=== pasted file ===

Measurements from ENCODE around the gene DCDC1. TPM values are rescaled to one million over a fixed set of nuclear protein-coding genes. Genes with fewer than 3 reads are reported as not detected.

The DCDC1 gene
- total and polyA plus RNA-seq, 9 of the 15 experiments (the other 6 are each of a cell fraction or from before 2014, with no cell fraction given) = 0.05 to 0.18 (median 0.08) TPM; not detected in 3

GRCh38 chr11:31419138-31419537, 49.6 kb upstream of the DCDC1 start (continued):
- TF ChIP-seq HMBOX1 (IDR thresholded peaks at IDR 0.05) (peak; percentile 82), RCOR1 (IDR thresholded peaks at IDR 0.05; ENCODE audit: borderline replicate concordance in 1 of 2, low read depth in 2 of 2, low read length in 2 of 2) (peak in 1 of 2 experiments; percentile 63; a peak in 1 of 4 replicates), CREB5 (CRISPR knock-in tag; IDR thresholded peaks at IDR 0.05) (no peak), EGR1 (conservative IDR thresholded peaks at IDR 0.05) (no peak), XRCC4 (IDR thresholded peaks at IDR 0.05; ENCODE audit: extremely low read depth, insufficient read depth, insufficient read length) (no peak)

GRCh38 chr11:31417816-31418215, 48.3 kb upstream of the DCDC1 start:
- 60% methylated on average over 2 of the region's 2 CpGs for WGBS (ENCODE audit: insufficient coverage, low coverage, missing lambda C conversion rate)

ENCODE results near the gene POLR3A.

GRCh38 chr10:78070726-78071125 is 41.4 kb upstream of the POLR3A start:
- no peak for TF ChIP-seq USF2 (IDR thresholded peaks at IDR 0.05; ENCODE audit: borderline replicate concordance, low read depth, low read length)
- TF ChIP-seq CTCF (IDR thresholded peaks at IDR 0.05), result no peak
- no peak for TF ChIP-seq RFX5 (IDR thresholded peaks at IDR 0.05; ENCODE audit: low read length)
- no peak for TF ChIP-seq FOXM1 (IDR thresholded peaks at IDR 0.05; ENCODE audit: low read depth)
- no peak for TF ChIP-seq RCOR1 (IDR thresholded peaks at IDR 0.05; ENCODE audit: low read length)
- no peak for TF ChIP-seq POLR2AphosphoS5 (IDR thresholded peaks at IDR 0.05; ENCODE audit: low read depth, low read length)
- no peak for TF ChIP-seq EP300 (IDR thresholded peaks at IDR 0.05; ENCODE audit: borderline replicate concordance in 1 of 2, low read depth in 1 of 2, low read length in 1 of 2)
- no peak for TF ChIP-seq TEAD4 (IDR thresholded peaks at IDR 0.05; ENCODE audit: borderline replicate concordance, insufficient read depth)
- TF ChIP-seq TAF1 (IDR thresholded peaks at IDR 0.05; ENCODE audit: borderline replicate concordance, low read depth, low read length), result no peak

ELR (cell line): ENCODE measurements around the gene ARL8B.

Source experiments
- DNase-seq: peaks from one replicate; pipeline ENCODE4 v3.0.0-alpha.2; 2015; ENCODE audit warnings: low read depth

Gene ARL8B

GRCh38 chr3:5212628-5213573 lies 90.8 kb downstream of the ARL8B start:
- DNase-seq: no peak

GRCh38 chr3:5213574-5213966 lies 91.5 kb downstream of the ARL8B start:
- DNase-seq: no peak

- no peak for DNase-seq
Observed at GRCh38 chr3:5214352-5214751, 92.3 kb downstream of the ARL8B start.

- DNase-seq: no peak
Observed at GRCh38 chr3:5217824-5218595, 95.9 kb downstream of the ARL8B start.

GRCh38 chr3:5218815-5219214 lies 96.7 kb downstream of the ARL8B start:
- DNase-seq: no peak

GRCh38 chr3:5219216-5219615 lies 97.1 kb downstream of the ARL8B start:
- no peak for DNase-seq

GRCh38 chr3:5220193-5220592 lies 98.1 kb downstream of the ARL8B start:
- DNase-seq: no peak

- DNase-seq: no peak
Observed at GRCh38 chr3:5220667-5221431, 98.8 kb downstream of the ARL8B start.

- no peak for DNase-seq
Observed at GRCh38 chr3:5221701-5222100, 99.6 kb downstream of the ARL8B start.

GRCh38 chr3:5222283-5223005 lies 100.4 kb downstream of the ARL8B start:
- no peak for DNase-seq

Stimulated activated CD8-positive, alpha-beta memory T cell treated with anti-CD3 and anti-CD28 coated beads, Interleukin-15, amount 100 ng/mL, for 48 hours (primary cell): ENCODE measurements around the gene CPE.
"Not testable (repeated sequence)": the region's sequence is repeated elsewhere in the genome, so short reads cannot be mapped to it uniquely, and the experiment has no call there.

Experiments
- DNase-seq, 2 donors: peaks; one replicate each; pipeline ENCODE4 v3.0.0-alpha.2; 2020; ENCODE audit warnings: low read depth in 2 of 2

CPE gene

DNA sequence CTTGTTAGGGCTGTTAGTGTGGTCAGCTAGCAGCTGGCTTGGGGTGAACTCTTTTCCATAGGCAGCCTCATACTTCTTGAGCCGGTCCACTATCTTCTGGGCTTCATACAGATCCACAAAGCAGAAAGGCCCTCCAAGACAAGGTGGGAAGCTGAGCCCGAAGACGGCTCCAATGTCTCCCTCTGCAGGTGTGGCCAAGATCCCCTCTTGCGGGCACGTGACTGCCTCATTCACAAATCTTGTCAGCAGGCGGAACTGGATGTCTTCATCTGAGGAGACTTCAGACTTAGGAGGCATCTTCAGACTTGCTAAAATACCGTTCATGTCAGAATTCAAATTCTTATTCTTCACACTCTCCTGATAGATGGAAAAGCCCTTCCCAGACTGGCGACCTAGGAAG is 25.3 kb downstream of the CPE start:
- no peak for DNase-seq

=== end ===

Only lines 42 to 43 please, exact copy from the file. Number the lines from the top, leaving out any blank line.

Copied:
- no peak for DNase-seq

Stimulated activated CD8-positive, alpha-beta memory T cell treated with anti-CD3 and anti-CD28 coated beads, Interleukin-15, amount 100 ng/mL, for 48 hours (primary cell): ENCODE measurements around the gene CPE.